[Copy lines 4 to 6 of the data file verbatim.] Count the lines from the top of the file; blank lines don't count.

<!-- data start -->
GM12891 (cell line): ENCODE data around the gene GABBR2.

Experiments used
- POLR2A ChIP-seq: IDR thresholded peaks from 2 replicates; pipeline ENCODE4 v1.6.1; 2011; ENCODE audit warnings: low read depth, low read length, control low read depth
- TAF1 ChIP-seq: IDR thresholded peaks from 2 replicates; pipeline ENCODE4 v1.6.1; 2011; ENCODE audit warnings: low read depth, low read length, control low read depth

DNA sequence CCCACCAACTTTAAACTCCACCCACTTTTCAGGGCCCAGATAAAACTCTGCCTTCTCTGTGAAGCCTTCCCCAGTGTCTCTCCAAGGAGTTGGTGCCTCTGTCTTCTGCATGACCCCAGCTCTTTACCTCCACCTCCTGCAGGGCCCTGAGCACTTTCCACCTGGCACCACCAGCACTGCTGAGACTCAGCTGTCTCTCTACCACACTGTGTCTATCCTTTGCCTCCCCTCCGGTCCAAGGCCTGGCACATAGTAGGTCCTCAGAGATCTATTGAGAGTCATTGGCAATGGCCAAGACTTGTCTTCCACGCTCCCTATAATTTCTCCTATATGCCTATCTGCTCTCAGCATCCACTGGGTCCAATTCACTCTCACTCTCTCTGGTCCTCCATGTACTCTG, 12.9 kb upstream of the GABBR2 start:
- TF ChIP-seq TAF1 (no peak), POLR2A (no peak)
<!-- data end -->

- TAF1 ChIP-seq: IDR thresholded peaks from 2 replicates; pipeline ENCODE4 v1.6.1; 2011; ENCODE audit warnings: low read depth, low read length, control low read depth

DNA sequence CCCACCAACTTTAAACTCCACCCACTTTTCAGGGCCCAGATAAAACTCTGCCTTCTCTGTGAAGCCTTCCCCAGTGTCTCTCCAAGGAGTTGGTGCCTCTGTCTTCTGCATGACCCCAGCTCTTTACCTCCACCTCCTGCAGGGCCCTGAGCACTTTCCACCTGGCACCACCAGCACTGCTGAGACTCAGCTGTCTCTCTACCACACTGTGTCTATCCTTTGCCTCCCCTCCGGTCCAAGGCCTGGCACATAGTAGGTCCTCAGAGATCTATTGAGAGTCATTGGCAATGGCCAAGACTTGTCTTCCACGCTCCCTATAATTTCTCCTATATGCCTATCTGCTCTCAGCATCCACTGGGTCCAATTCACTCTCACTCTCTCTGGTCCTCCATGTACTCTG, 12.9 kb upstream of the GABBR2 start:
- TF ChIP-seq TAF1 (no peak), POLR2A (no peak)